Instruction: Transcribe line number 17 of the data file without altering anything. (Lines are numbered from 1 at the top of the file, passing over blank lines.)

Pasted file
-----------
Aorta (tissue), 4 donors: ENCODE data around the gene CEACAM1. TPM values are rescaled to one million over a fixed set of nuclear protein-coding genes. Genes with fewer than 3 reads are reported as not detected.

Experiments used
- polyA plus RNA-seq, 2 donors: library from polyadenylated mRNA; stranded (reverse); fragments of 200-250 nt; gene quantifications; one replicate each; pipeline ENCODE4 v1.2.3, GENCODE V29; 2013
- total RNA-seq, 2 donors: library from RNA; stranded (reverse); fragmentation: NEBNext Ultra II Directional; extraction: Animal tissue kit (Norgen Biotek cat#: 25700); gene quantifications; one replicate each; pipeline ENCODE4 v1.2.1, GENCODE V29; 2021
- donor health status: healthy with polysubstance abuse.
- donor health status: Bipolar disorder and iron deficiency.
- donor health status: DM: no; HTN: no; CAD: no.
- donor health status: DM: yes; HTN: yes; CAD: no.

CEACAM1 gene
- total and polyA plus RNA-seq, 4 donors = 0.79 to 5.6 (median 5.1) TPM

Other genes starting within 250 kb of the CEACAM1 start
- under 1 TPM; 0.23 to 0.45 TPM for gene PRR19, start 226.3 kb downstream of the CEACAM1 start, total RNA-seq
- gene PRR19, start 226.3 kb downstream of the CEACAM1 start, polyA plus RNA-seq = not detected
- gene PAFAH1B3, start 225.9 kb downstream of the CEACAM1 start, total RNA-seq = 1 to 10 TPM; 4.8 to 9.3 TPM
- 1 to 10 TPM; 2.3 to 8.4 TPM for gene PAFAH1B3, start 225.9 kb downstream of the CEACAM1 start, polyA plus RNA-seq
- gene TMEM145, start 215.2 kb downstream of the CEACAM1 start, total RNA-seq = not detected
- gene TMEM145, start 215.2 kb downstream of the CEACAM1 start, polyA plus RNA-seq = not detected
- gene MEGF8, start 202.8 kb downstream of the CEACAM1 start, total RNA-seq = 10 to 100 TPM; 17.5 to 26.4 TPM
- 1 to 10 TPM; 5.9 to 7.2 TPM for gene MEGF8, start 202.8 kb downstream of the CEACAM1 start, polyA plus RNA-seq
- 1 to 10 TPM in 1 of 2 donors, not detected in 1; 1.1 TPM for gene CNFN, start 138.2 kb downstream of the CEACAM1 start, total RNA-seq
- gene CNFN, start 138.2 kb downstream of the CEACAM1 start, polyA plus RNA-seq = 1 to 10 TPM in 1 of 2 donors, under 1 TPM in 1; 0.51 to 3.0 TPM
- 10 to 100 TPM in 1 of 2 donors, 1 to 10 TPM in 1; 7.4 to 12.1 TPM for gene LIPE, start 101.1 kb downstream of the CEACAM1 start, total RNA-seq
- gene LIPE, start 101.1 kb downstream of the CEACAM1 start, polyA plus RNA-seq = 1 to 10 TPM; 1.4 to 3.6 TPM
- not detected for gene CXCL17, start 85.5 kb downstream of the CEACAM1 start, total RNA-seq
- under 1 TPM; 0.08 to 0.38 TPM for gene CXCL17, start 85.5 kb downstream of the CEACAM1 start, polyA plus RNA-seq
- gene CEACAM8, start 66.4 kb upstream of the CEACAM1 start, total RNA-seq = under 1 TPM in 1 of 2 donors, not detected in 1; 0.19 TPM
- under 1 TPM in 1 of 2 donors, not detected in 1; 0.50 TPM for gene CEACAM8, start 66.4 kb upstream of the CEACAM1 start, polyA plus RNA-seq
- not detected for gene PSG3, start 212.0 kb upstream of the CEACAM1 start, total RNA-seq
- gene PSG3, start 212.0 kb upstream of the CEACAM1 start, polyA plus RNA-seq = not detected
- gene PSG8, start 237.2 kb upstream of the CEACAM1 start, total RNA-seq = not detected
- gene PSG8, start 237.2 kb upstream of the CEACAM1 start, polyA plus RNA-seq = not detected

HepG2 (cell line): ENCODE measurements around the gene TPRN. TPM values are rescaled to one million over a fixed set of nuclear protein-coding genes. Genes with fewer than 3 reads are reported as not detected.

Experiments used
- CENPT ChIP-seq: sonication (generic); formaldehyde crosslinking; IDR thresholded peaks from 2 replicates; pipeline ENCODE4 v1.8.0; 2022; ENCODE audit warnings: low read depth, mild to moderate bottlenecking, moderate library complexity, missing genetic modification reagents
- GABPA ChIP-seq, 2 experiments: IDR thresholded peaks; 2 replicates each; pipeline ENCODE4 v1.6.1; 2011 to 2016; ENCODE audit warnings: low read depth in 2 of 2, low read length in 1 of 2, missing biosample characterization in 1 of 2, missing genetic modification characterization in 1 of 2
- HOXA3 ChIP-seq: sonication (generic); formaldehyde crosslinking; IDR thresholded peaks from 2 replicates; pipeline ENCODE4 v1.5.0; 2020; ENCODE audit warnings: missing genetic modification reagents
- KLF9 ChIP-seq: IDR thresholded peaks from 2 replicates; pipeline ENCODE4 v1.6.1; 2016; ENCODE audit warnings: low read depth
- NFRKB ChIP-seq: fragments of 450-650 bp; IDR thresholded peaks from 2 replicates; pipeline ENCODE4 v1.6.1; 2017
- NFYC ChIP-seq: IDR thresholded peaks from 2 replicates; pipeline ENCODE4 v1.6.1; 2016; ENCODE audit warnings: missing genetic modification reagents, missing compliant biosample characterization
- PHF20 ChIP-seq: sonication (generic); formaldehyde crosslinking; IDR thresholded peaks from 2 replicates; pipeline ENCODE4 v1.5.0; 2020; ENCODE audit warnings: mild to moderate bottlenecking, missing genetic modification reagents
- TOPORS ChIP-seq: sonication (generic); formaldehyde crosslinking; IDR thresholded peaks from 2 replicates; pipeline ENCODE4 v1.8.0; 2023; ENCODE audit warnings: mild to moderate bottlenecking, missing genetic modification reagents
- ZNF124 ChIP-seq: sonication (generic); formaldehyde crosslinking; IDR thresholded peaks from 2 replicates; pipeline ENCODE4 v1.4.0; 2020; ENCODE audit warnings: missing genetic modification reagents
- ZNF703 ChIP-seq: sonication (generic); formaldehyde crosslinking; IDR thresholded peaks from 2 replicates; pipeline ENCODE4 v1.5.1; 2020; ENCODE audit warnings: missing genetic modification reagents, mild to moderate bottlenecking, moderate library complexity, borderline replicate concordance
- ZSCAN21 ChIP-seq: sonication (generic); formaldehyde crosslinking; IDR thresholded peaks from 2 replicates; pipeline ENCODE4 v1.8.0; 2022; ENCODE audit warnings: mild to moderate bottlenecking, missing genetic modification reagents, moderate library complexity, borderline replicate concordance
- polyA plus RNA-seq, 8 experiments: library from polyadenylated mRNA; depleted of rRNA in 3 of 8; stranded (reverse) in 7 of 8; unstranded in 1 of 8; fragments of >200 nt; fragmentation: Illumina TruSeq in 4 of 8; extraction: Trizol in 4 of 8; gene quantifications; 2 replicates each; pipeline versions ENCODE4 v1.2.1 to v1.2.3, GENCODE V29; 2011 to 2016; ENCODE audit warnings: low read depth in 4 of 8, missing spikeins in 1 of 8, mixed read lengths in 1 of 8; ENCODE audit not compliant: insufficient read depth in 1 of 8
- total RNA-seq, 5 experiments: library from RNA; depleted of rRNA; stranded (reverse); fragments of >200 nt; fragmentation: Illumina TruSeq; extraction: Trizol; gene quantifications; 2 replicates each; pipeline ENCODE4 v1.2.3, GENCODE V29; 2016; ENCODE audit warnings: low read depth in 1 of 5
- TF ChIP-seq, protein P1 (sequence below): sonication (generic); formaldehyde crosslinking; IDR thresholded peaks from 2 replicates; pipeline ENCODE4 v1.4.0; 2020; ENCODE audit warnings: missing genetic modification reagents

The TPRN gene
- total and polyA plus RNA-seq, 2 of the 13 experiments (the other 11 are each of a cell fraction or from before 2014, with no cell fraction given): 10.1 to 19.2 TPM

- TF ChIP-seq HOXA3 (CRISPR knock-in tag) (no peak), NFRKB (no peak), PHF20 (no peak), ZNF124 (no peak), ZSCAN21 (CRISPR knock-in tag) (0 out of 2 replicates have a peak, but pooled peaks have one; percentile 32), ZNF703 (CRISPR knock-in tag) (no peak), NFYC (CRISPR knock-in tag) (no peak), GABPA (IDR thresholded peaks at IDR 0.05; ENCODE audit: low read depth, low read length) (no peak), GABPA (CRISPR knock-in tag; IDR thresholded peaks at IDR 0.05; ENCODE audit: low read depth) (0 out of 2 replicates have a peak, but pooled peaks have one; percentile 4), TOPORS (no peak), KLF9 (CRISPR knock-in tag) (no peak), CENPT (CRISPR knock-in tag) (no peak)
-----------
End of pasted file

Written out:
- gene TMEM145, start 215.2 kb downstream of the CEACAM1 start, polyA plus RNA-seq = not detected